Bailout Recommendations and U.S. Housing Market Update | John Burns Real Estate Consulting

Bailout Recommendations and U.S. Housing Market Update


Unlocking the Housing Market Recovery is our independent report that offers suggestions for housing stabilization. To download the white paper, PowerPoint or a 30-minute webinar, visit:
http://www.realestateconsulting.com/video/housingrecovery.aspx

The latest national statistics signal that we are headed for a depression. Stabilizing home prices is central to a national economic turnaround. The following is the order of priority needed to stabilize prices:

  1. Stabilize the Banking System
  2. Stimulate Job Growth
  3. Stimulate Responsible Home Buying
  4. Stimulate Responsible Loan Modifications

Today, details of the House version of a new Stimulus Bill proposal are being scrutinized. Some of our report’s recommendations are included, and others have already been accomplished. But there is more we’d like Congress, in conjunction with the Federal Reserve and U.S. Treasury Department, to be considering.

Many of you are well-connected to influential people. Please feel free to forward this work to anyone who can make a difference.

Economic Growth…………………………………………………………………..D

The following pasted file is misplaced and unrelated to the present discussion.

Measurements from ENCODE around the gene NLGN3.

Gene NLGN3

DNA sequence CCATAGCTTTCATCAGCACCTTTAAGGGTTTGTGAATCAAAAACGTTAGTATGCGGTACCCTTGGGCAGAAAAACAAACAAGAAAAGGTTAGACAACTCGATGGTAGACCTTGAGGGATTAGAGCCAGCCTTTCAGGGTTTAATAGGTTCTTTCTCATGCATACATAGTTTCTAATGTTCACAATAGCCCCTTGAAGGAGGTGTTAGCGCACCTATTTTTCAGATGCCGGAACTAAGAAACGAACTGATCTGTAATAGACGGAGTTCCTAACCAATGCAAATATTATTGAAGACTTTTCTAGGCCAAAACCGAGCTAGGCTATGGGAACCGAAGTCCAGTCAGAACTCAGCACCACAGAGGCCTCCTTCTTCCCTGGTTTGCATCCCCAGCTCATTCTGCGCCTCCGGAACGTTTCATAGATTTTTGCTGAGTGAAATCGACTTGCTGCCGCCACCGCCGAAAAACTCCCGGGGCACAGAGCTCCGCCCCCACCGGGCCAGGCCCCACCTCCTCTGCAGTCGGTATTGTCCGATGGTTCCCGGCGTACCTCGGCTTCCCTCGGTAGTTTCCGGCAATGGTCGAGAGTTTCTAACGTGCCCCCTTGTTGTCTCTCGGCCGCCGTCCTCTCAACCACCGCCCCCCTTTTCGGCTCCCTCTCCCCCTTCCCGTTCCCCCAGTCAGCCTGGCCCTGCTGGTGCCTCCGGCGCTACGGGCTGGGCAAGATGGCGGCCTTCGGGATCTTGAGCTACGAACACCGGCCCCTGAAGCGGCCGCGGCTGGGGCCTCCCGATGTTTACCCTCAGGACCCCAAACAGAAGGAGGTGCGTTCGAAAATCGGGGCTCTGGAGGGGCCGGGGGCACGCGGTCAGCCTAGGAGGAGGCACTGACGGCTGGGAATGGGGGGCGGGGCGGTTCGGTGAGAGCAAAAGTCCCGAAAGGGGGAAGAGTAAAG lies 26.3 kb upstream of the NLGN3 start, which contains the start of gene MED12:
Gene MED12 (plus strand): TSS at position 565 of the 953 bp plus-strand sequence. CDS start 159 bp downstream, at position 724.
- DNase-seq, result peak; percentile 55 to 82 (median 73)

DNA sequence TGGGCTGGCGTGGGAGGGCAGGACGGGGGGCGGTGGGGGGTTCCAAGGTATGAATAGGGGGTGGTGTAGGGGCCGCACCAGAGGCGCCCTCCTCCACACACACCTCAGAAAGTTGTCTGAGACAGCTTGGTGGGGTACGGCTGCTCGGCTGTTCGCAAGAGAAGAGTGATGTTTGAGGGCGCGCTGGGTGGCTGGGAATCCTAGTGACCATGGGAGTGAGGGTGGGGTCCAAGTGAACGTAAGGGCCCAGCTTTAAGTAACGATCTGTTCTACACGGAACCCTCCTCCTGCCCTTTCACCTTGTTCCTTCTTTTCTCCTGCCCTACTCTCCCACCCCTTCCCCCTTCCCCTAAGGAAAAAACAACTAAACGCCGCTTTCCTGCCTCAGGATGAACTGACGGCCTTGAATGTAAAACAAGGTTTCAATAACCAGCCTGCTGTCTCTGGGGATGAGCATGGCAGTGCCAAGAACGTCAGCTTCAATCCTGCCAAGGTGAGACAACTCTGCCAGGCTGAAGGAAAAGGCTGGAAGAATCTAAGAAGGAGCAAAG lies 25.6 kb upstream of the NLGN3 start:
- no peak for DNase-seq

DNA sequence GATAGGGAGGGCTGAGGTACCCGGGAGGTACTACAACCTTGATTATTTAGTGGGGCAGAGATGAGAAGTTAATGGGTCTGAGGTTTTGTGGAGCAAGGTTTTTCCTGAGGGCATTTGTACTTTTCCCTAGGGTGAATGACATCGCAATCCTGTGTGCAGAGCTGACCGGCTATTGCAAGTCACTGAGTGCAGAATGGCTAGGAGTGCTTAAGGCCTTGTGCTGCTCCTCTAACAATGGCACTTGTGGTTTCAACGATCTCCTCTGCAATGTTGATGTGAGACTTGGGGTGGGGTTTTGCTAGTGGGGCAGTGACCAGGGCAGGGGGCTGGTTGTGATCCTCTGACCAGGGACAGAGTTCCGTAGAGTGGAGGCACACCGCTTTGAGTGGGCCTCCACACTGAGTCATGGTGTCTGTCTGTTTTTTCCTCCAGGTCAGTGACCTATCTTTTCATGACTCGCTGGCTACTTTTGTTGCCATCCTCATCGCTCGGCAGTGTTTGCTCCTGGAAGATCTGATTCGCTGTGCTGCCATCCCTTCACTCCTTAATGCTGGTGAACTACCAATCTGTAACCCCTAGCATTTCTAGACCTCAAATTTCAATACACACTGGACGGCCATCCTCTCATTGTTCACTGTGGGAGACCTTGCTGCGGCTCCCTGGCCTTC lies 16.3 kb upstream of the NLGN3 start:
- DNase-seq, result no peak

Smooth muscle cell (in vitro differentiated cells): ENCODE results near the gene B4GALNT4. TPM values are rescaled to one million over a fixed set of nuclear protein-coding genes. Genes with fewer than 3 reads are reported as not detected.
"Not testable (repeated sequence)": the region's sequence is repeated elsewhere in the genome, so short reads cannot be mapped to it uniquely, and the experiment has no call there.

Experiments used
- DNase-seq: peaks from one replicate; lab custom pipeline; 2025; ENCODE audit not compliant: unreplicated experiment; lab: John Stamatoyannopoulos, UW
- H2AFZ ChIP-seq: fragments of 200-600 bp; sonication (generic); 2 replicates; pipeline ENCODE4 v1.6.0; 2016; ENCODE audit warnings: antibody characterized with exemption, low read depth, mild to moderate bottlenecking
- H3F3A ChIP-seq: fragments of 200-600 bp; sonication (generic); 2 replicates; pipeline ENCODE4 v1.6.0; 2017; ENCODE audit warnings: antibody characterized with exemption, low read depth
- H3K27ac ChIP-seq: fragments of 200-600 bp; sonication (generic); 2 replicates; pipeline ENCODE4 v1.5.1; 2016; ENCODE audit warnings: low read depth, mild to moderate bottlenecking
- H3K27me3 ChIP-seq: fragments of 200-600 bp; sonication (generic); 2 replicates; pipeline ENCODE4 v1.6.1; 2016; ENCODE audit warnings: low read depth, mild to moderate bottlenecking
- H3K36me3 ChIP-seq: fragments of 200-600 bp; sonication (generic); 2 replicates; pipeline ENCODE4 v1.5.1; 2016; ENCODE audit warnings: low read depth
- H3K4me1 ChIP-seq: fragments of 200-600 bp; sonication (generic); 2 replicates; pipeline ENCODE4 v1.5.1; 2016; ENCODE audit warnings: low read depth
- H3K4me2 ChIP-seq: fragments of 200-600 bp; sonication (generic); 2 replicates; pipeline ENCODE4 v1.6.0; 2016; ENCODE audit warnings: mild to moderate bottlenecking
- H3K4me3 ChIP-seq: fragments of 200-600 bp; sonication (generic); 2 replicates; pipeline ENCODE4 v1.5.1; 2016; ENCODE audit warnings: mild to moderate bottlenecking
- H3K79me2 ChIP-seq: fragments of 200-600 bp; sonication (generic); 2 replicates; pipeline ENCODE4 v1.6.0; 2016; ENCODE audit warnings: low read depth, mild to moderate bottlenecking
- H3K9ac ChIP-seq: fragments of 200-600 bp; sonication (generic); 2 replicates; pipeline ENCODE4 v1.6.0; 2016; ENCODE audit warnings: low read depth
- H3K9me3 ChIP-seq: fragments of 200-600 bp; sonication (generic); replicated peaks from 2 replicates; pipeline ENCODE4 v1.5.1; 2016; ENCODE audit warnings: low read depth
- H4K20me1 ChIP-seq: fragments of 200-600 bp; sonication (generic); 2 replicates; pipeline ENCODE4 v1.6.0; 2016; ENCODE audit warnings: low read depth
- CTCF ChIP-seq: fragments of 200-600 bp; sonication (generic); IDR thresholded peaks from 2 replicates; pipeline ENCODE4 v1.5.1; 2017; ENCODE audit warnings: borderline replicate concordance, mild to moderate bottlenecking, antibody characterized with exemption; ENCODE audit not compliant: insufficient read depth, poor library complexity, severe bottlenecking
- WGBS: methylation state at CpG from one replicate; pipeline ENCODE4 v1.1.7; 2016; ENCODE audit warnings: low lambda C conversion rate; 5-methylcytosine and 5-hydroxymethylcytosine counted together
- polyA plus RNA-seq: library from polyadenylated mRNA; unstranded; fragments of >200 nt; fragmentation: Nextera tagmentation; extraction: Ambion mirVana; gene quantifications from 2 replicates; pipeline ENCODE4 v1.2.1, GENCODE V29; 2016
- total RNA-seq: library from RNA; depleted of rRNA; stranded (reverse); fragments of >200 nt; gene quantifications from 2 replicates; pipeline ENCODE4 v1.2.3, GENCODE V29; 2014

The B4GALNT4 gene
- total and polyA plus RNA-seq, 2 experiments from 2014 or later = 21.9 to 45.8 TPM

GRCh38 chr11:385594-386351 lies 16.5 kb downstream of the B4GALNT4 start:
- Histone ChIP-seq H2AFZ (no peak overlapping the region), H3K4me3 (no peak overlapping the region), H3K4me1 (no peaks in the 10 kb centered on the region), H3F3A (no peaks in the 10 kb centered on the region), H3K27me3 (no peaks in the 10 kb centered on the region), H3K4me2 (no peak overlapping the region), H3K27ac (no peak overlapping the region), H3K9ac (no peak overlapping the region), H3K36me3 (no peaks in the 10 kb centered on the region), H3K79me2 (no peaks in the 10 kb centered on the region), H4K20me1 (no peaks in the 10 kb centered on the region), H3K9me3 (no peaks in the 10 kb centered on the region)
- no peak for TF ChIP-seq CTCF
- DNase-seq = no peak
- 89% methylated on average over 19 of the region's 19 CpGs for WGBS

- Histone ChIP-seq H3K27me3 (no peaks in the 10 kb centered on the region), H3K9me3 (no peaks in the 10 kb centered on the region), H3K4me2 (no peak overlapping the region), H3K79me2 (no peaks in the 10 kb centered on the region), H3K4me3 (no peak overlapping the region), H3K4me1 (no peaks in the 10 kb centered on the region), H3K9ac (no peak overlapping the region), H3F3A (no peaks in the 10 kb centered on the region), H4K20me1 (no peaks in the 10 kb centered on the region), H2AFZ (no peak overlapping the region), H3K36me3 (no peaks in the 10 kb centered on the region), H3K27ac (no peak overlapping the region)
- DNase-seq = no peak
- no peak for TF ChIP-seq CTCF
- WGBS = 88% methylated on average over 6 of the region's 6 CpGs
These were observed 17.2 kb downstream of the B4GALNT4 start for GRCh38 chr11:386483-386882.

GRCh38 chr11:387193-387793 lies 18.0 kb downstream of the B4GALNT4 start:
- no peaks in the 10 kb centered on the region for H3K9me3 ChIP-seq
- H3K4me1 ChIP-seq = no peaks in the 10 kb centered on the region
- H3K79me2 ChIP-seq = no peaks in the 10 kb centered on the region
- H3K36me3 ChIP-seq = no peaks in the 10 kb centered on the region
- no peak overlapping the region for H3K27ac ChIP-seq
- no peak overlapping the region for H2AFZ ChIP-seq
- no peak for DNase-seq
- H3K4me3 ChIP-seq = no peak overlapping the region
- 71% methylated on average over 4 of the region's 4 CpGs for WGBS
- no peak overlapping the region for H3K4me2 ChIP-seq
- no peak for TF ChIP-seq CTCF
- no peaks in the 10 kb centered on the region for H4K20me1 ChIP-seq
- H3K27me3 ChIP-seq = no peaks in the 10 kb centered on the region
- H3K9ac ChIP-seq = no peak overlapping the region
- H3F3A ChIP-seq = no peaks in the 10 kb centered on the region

With the national economy well into a significant recession, production and labor markets have severely contracted, while earlier inflation concerns have all but dissipated. The non-farm payroll job sectors have lost more than 2.8 million jobs in the last year, and the year-over-year drop of -2% is the largest since 1982. The unemployment rate reached 7.2%, which is the highest level since January 1993. Mass layoff events – job cuts of more than 50 jobs – have risen 75% year-over-year. Real GDP growth witnessed its largest decline in 7 years, falling to a revised annual rate of -0.5% from 2.8% in the second quarter. Inflation fell again, with the Full CPI now at just 0.1% and the Core CPI (all items less food and energy) at 1.8%. Consumer spending continues to decline despite the ramp-up of the holiday season, as the year-over-year change in retail sales continued to decline, falling to -9.2%.

Leading Indicators………………………………………………………………..D-
Mixed results for many of the leading economic indicators reveal that, while the economy may be improving slightly in some aspects, a return to stability and positive growth will most likely not occur in the near future. Compared to the lows achieved in November, the stock market’s performance in December was an overall improvement. However, the market remains extremely volatile and the four major indices we track are still down 34-41% year-over-year. Homebuilder stocks improved in December from the previous month, but have fallen 32% year-over-year. The price of crude oil fell below the $100-per-barrel mark in mid-September amid heightened turmoil in the financial sector and has since fallen to a monthly average of $41.02 in December, returning on an inflation-adjusted basis to a level consistent with early 2004. The TED spread narrowed slightly this month and is well off its historical high in October, but still remains well above its historical average. Manufacturing in the U.S. continues to decline, as evidenced by the sixth consecutive drop in the Purchasing Managers Index in December to its lowest level since the early 1980s, indicating continued contraction not only in the manufacturing sector, but also in the overall economy.

Affordability…………………………………………………………………….C+